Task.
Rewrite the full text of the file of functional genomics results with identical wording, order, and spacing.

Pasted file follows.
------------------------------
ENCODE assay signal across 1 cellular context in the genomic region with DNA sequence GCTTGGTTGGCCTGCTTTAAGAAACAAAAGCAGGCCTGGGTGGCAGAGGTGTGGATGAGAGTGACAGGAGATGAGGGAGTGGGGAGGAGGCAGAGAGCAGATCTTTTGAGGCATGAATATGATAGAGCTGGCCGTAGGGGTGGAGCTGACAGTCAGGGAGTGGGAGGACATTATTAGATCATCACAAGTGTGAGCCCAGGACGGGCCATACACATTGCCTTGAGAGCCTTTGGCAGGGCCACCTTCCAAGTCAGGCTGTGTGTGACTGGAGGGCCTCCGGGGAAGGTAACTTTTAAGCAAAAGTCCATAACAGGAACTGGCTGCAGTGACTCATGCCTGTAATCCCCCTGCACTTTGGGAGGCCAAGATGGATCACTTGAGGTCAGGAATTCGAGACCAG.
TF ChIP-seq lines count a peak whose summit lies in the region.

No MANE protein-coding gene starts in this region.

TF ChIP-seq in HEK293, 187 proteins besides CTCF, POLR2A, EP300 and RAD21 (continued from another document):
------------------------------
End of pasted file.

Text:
ENCODE assay signal across 1 cellular context in the genomic region with DNA sequence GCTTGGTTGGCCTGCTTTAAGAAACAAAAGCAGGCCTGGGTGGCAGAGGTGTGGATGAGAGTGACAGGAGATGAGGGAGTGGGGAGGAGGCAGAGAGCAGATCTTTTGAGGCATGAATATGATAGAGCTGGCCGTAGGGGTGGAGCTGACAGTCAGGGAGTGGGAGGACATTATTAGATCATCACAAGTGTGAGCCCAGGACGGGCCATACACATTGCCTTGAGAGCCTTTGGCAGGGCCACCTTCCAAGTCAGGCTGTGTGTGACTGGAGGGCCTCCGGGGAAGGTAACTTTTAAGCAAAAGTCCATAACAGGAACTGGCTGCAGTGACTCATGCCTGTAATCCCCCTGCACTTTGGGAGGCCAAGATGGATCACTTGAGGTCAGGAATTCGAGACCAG.
TF ChIP-seq lines count a peak whose summit lies in the region.

No MANE protein-coding gene starts in this region.

TF ChIP-seq in HEK293, 187 proteins besides CTCF, POLR2A, EP300 and RAD21 (continued from another document):